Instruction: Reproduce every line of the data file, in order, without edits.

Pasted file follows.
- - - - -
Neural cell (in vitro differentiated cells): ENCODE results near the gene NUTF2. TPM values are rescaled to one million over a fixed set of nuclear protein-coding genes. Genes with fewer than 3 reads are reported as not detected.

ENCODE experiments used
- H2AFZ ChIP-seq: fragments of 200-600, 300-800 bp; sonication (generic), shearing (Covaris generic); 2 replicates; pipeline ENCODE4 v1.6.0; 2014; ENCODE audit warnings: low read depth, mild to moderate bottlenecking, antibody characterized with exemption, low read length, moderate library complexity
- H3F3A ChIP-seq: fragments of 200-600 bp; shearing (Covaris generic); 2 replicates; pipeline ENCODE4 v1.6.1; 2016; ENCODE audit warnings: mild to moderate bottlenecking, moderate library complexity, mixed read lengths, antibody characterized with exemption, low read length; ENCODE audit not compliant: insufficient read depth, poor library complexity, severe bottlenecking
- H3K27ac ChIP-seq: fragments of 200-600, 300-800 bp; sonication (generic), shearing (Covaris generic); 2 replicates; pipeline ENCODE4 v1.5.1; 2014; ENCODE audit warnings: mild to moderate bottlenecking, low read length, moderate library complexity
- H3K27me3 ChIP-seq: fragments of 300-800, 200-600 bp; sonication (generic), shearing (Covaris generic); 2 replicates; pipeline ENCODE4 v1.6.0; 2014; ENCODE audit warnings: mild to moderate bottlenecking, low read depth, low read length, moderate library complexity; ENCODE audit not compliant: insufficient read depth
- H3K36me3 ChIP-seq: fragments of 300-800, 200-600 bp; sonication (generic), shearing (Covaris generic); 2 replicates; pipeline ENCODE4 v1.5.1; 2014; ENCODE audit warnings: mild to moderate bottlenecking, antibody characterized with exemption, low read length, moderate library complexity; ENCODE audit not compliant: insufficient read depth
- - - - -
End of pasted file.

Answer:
Neural cell (in vitro differentiated cells): ENCODE results near the gene NUTF2. TPM values are rescaled to one million over a fixed set of nuclear protein-coding genes. Genes with fewer than 3 reads are reported as not detected.

ENCODE experiments used
- H2AFZ ChIP-seq: fragments of 200-600, 300-800 bp; sonication (generic), shearing (Covaris generic); 2 replicates; pipeline ENCODE4 v1.6.0; 2014; ENCODE audit warnings: low read depth, mild to moderate bottlenecking, antibody characterized with exemption, low read length, moderate library complexity
- H3F3A ChIP-seq: fragments of 200-600 bp; shearing (Covaris generic); 2 replicates; pipeline ENCODE4 v1.6.1; 2016; ENCODE audit warnings: mild to moderate bottlenecking, moderate library complexity, mixed read lengths, antibody characterized with exemption, low read length; ENCODE audit not compliant: insufficient read depth, poor library complexity, severe bottlenecking
- H3K27ac ChIP-seq: fragments of 200-600, 300-800 bp; sonication (generic), shearing (Covaris generic); 2 replicates; pipeline ENCODE4 v1.5.1; 2014; ENCODE audit warnings: mild to moderate bottlenecking, low read length, moderate library complexity
- H3K27me3 ChIP-seq: fragments of 300-800, 200-600 bp; sonication (generic), shearing (Covaris generic); 2 replicates; pipeline ENCODE4 v1.6.0; 2014; ENCODE audit warnings: mild to moderate bottlenecking, low read depth, low read length, moderate library complexity; ENCODE audit not compliant: insufficient read depth
- H3K36me3 ChIP-seq: fragments of 300-800, 200-600 bp; sonication (generic), shearing (Covaris generic); 2 replicates; pipeline ENCODE4 v1.5.1; 2014; ENCODE audit warnings: mild to moderate bottlenecking, antibody characterized with exemption, low read length, moderate library complexity; ENCODE audit not compliant: insufficient read depth